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And today we’re gradually rolling out a new choice to search more securely at [google.com....]
When you search on [google.com,...] an encrypted connection is created between your browser and Google. This secured channel helps protect your search terms and your search results pages from being intercepted by a third party on your network. The service includes a modified logo to help indicate that you’re searching using SSL and that you may encounter a somewhat different Google search experience, but as always, remember to check the start of the address bar for “https” and your browser lock indicators:
Today’s release comes with a “beta” label for a few reasons. First, it currently covers only the core Google web search product. To help avoid misunderstanding, when you search using SSL, you won’t see links to offerings like Image Search and Maps that, for the most part, don’t support SSL at this time. Also, since SSL connections require additional time to set up the encryption between your browser and the remote web server, your experience with search over SSL might be slightly slower than your regular Google search experience. What won’t change is that you will still get the same great search results.
A few notes to remember: Google will still maintain search data to improve your search quality and to provide better service. Searching over SSL doesn’t reduce the data sent to Google — it only hides that data from third parties who seek it. And clicking on any of the web results, including Google universal search results for unsupported services like Google Images, could take you out of SSL mode. Our hope is that more websites and services will add support for SSL to help create a better and more consistent experience for you.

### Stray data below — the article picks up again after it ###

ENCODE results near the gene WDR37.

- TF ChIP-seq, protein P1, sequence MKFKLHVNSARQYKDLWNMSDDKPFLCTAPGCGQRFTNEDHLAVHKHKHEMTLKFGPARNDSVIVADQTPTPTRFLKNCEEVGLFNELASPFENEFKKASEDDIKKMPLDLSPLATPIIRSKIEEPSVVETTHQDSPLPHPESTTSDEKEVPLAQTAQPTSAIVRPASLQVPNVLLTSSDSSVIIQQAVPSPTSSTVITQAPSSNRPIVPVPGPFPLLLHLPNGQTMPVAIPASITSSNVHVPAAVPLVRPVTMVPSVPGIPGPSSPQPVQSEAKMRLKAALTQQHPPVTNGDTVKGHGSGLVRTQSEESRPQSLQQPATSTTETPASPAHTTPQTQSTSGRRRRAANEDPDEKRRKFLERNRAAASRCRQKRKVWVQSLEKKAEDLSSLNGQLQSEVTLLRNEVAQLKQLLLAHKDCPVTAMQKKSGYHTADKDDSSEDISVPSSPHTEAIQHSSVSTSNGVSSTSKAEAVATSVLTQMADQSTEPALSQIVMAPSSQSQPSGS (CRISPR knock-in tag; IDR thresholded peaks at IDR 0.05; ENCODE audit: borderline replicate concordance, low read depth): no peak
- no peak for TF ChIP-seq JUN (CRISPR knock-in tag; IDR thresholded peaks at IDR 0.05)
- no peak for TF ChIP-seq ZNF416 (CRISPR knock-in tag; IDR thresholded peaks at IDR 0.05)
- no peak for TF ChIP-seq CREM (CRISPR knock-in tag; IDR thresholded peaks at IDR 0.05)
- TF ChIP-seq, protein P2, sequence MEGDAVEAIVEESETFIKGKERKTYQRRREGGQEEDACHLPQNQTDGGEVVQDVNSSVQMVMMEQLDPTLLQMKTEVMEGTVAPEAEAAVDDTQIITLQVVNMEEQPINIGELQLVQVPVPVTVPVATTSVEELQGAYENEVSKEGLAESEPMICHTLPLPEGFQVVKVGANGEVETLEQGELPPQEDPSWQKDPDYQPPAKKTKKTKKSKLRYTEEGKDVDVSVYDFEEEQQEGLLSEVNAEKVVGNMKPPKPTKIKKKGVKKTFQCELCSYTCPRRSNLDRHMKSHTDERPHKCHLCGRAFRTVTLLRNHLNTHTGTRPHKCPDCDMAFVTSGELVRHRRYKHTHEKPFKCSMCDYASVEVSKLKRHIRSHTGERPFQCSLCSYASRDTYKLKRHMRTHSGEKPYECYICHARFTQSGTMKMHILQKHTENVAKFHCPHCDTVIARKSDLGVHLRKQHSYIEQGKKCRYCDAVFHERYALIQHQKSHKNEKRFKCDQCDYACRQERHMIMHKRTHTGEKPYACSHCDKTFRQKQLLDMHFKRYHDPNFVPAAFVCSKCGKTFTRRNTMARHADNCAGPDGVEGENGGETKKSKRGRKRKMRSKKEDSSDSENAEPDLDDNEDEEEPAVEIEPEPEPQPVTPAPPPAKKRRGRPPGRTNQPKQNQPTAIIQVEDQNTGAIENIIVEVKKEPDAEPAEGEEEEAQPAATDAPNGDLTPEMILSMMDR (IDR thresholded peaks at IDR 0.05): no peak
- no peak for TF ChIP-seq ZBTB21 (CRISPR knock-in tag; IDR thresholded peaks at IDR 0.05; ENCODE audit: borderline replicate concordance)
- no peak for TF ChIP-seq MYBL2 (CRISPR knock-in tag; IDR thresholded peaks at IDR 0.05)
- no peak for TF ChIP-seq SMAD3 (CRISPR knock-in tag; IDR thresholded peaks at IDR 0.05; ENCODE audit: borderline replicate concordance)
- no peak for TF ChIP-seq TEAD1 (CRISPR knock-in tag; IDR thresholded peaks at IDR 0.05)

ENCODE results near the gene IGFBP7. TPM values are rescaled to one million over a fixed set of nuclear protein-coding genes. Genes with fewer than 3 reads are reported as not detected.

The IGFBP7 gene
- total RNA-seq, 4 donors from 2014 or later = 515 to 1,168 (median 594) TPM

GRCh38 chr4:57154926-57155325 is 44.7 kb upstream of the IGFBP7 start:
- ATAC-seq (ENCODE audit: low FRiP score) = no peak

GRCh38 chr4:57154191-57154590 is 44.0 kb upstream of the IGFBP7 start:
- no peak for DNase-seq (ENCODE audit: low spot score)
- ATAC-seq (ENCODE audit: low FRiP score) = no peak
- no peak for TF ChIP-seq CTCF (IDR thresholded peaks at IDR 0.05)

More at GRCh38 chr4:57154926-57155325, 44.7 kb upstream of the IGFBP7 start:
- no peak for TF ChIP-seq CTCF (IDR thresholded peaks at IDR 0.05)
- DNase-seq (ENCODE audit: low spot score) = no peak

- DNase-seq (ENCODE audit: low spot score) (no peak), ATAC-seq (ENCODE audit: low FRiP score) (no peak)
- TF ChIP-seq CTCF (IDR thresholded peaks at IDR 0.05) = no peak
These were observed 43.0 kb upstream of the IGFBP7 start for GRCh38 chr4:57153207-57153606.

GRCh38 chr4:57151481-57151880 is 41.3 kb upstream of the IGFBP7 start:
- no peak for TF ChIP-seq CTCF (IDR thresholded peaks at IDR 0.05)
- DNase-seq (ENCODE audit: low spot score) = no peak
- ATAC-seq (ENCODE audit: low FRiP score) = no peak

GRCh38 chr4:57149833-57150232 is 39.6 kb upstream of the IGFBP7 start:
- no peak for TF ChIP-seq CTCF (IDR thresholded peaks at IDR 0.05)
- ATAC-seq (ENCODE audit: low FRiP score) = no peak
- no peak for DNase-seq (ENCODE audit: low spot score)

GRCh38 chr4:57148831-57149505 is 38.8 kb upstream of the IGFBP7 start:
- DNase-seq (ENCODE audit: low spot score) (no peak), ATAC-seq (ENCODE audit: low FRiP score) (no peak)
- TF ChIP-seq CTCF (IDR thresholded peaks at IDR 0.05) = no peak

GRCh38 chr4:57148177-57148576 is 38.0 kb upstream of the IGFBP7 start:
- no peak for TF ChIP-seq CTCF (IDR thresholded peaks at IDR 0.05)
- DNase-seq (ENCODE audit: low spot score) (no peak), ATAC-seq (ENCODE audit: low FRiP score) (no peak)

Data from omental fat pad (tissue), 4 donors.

secured channel helps protect your search terms and your search results pages from being intercepted by a third party on your network.
Google has added SSL encryption to its primary search engine.
Today, with a blog post, the company announced that netizens now have the option of establishing a secure https connection when searching google.com. To use the service, you must explicitly visit [google.com...] (Notice the extra "s"). At time of writing, the link was being redirected to Google's default, unencrypted search page on our computers. A spokesman says the SSL service is being rolled out gradually on Friday.
[edited by: tedster at 10:51 pm (utc) on May 22, 2010]
A Google spokesman also indicated it plans to make SSL encryption the default for search. "We hope to expand the functionality once we better understand how it affects users' search experience," the spokesman told us.
And doesn't that mean a complete re-indexing and re-ranking of the site, with 301 redirects and all that complication?